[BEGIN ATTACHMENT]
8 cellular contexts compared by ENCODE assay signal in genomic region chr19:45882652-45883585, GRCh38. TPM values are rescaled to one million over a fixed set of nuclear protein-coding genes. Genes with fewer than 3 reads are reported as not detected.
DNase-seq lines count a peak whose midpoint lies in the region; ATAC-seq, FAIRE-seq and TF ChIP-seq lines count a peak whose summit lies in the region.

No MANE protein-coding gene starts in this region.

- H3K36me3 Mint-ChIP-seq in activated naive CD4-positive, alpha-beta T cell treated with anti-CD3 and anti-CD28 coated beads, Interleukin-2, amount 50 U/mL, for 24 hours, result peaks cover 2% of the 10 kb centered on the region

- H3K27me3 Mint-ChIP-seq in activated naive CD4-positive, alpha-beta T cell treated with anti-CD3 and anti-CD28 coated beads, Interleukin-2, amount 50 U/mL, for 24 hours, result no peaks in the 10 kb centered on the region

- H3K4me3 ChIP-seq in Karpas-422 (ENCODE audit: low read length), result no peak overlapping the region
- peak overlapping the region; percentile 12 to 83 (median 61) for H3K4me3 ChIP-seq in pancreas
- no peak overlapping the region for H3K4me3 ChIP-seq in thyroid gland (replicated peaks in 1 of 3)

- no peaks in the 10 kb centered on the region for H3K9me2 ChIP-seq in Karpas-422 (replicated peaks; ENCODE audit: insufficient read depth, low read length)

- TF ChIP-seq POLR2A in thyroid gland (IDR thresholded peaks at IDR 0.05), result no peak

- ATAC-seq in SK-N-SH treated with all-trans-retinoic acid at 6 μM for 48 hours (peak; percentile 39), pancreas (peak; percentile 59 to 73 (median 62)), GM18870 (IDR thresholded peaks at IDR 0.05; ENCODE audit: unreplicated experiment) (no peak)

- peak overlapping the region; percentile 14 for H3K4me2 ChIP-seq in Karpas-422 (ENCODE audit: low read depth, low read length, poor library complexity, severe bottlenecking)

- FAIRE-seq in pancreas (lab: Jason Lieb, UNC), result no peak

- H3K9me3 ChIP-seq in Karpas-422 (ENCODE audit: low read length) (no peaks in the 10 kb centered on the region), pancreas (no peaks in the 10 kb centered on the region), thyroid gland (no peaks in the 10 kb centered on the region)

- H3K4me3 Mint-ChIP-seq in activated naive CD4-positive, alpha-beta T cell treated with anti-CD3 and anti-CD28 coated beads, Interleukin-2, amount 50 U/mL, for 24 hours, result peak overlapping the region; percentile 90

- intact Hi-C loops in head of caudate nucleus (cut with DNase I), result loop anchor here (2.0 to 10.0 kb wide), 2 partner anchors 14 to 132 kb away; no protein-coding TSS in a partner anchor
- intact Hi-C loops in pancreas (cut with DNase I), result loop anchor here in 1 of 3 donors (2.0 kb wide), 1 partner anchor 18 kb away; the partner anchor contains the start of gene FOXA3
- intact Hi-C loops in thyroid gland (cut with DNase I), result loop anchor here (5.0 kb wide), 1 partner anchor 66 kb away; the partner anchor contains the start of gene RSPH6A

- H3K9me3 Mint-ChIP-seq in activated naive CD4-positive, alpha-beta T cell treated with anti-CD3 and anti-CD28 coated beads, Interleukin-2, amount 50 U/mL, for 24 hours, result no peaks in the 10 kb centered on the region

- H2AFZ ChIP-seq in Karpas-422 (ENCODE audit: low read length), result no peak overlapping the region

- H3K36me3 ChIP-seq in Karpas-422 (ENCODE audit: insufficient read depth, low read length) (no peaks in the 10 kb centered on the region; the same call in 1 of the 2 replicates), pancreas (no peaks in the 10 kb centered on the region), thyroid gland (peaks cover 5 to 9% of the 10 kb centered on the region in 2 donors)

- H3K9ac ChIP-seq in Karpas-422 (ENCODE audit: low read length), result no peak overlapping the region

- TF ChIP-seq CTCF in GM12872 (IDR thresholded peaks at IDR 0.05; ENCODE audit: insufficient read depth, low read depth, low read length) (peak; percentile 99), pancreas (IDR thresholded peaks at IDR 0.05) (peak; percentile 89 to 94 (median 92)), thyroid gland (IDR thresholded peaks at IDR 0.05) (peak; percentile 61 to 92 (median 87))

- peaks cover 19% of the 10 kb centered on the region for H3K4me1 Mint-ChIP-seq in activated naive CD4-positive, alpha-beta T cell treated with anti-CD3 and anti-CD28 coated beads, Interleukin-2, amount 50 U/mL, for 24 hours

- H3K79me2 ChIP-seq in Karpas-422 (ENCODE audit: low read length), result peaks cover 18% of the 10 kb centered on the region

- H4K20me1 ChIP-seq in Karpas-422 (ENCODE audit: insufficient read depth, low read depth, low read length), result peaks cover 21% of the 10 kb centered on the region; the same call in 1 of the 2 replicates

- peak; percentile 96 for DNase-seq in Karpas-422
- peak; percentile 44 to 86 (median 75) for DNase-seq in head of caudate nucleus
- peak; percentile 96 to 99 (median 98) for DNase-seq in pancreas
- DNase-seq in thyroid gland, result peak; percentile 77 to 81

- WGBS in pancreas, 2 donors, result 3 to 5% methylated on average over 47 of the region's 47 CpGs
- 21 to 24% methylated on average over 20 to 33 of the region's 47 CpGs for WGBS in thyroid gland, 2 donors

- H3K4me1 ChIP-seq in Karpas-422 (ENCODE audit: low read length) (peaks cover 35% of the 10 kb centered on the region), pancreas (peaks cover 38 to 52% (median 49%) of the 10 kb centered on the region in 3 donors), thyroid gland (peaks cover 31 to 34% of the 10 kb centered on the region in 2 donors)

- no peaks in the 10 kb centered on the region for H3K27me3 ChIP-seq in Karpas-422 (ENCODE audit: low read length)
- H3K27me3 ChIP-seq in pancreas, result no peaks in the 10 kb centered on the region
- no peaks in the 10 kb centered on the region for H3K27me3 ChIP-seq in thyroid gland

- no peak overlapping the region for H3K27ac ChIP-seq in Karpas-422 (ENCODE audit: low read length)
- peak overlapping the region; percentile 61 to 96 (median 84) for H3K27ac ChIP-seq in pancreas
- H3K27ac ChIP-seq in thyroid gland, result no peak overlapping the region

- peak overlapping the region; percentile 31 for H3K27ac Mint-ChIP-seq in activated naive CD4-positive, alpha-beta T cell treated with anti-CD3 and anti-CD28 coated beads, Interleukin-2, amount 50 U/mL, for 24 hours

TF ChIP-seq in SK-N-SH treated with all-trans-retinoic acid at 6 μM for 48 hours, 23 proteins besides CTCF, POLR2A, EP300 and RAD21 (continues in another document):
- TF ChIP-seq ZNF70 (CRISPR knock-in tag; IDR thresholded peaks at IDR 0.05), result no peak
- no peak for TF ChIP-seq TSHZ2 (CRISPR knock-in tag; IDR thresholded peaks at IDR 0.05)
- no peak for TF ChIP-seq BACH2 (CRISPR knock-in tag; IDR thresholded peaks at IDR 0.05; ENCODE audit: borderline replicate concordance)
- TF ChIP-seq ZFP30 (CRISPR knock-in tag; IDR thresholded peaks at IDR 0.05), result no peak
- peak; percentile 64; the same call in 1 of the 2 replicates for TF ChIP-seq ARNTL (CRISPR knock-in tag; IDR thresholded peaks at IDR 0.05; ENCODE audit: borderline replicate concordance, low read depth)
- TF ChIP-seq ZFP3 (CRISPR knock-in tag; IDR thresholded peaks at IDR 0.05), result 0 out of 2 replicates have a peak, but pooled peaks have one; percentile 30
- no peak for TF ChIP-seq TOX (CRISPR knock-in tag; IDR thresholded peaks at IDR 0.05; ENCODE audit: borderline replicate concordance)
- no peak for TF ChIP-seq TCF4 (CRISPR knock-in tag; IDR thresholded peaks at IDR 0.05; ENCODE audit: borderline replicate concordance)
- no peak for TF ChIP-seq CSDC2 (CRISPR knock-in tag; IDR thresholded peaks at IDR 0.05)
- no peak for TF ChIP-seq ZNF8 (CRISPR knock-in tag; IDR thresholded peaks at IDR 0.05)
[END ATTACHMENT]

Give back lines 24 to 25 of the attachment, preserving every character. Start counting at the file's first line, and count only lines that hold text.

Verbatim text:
- peaks cover 19% of the 10 kb centered on the region for H3K4me1 Mint-ChIP-seq in activated naive CD4-positive, alpha-beta T cell treated with anti-CD3 and anti-CD28 coated beads, Interleukin-2, amount 50 U/mL, for 24 hours

- H3K79me2 ChIP-seq in Karpas-422 (ENCODE audit: low read length), result peaks cover 18% of the 10 kb centered on the region